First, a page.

IRS Scams and why your refund could take longer this year!

Vasbinder.Leonard.Lenny.2014-02-14 12.22.28

By: Leonard “Lenny” Vasbinder

Published March 8 2017

If you have your hopes up for a quick income tax refund this year, don’t hold your breath!  Because of the millions of fraudulent and erroneous tax returns filed last year, with the IRS handing out at least $2.2 billion in fraudulent refunds and another $20 billion in overpayments, the agency has been under Congressional and administrative scrutiny to crack down on fraud and errors.

According to an Associated Press story, the IRS paid out fraudulent claims of $3.1 billion in 2014 and $5.8 billion in 2013.

The Government Accountability Office (GAO) report said the IRS is also falling short of protecting taxpayers identification information, allowing identity thieves to file hundreds of thousands of tax returns using stolen identities.  The IRS reports that because of the recent tougher screening measures, the latest numbers dropped by 50 percent, but still amounted to 275,000 taxpayers being scammed by identity theft.

Besides outright fraud causing problems that are delaying the processing of tax returns, there is also the problem with higher refunds being paid due to errors in computing the amount of the refund.  It is taking at least a month longer to process and issue refunds, especially to the early filers who were expecting and anticipating refunds including the Earned Income Tax Credit (EITC), or additional child credit, which have been a major segment of the fraudulent tax returns targeted by scammers.

According to a Forbes.com article by Robert W. Wood, “IRS Admits It Encourages Illegals To Steal Social Security Numbers For Taxes,” (April 2016)  http://www.forbes.com/sites/robertwood/2016/04/13/irs-admits-it-encourages-illegals-to-steal-social-security-numbers-for-taxes/ “A 2011 audit by the Treasury Inspector General for Tax Administration (TIGTA) confirmed that individuals who are not authorized to work in the United States were paid $4.2 billion in refundable credits.  Of course, undocumented immigrants cannot legitimately get Social Security numbers, but it seems the IRS doesn’t care. Besides, they can file taxes with an Individual Taxpayer Identification Number (ITIN). They are not supposed to get the Earned Income Tax Credit, but they can receive the additional child tax credit.”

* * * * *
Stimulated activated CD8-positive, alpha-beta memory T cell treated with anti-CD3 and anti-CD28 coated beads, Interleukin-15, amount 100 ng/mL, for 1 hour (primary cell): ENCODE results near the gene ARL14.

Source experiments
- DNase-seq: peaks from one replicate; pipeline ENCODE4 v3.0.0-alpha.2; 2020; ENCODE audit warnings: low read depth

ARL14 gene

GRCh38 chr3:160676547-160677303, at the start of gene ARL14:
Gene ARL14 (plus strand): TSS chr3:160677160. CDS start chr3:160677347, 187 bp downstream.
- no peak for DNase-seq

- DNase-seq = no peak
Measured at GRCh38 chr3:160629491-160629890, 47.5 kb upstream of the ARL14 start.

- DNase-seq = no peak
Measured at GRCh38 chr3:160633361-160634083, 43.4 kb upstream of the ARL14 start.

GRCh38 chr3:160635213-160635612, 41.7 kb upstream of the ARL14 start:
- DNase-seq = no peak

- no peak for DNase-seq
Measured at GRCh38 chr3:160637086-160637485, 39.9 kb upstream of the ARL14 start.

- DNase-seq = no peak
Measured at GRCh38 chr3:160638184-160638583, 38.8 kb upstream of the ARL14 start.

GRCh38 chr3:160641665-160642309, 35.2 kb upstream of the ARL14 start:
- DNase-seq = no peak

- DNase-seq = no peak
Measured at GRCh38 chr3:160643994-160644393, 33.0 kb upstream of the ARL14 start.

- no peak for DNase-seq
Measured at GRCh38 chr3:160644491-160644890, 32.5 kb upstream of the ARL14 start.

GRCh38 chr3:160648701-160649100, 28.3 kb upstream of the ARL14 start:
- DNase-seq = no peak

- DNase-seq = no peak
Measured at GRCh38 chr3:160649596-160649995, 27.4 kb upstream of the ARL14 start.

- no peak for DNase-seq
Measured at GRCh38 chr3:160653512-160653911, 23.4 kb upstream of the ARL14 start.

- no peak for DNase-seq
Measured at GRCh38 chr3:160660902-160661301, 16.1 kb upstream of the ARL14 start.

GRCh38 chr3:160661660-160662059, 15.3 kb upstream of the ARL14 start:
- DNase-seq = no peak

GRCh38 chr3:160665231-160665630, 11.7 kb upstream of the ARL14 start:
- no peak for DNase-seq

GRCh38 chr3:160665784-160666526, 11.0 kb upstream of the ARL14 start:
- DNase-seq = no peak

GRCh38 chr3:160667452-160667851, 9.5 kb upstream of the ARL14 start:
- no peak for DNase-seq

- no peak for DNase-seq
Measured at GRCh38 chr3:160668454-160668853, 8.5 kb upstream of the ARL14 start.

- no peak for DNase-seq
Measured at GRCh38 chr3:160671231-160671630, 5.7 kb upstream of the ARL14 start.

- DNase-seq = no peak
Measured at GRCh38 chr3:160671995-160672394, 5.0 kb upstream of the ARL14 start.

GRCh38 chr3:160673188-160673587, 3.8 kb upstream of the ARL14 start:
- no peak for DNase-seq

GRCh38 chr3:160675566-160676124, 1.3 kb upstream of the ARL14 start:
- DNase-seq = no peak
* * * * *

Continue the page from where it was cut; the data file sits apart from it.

The change that is allowing the IRS to take longer to process tax returns is a recent law known as PATH, or Protection Against Tax Hikes.  Congress passed the law in 2015 and President Obama signed it into law.  It created larger tax credits for earned income and for children.  The law also gave low and moderate income families the ability to file their tax returns without waiting for their W-2 forms.  This part of the law is what led to so much fraud and identity theft.  The IRS reported that over 25 percent of all tax credits paid under PATH were paid “in error” and amounted to over $20 billion in 2016.  Congress has changed the law so that the IRS will have to do a more thorough screening of tax returns and will require W-2 forms now.